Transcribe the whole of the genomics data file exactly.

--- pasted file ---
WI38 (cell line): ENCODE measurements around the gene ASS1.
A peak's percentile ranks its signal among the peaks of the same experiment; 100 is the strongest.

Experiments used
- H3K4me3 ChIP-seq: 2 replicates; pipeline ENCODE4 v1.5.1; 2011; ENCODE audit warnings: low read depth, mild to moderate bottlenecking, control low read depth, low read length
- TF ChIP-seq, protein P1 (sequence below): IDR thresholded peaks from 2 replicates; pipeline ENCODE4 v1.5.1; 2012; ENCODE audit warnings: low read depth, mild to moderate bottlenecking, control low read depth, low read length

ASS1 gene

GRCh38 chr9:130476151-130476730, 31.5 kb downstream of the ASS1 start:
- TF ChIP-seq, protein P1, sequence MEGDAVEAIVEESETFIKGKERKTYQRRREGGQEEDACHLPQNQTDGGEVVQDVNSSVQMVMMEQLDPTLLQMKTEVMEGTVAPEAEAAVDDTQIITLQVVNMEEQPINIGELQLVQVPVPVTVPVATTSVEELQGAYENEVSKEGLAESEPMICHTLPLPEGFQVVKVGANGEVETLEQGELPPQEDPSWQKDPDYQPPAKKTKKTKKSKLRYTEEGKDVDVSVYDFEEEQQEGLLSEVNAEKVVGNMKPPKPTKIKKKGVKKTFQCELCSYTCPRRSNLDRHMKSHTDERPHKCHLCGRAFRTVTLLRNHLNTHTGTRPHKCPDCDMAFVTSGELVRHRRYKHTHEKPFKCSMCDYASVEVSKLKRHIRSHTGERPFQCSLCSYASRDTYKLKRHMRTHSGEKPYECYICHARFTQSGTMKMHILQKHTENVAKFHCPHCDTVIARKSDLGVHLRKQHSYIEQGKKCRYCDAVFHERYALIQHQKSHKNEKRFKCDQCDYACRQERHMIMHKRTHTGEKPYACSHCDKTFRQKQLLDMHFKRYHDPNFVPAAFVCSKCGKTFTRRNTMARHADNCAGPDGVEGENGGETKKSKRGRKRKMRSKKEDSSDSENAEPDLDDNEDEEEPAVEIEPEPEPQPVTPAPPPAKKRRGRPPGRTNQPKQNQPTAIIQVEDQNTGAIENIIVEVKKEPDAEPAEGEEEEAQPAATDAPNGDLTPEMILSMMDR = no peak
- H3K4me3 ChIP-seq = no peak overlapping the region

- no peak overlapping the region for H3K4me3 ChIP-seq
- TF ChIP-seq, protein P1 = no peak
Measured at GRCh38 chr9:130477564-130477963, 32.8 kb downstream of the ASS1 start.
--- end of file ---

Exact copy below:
WI38 (cell line): ENCODE measurements around the gene ASS1.
A peak's percentile ranks its signal among the peaks of the same experiment; 100 is the strongest.

Experiments used
- H3K4me3 ChIP-seq: 2 replicates; pipeline ENCODE4 v1.5.1; 2011; ENCODE audit warnings: low read depth, mild to moderate bottlenecking, control low read depth, low read length
- TF ChIP-seq, protein P1 (sequence below): IDR thresholded peaks from 2 replicates; pipeline ENCODE4 v1.5.1; 2012; ENCODE audit warnings: low read depth, mild to moderate bottlenecking, control low read depth, low read length

ASS1 gene

GRCh38 chr9:130476151-130476730, 31.5 kb downstream of the ASS1 start:
- TF ChIP-seq, protein P1, sequence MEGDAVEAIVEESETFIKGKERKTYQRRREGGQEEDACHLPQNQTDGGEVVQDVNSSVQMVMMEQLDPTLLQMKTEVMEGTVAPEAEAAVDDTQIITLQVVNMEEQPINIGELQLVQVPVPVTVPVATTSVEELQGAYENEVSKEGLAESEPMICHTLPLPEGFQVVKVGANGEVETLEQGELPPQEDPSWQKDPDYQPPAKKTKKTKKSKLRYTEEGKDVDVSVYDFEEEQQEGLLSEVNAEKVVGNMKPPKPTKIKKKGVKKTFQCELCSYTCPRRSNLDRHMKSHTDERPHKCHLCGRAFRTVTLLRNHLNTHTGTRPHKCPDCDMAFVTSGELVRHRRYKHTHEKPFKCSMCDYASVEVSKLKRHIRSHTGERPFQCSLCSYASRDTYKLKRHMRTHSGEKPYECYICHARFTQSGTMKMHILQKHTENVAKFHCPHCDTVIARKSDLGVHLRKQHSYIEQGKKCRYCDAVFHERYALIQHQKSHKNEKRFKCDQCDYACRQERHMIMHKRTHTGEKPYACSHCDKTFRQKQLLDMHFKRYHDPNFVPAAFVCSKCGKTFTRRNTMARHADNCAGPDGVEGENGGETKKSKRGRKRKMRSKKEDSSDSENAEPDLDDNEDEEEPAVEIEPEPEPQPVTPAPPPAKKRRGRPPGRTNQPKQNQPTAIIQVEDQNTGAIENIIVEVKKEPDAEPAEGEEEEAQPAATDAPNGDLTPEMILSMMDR = no peak
- H3K4me3 ChIP-seq = no peak overlapping the region

- no peak overlapping the region for H3K4me3 ChIP-seq
- TF ChIP-seq, protein P1 = no peak
Measured at GRCh38 chr9:130477564-130477963, 32.8 kb downstream of the ASS1 start.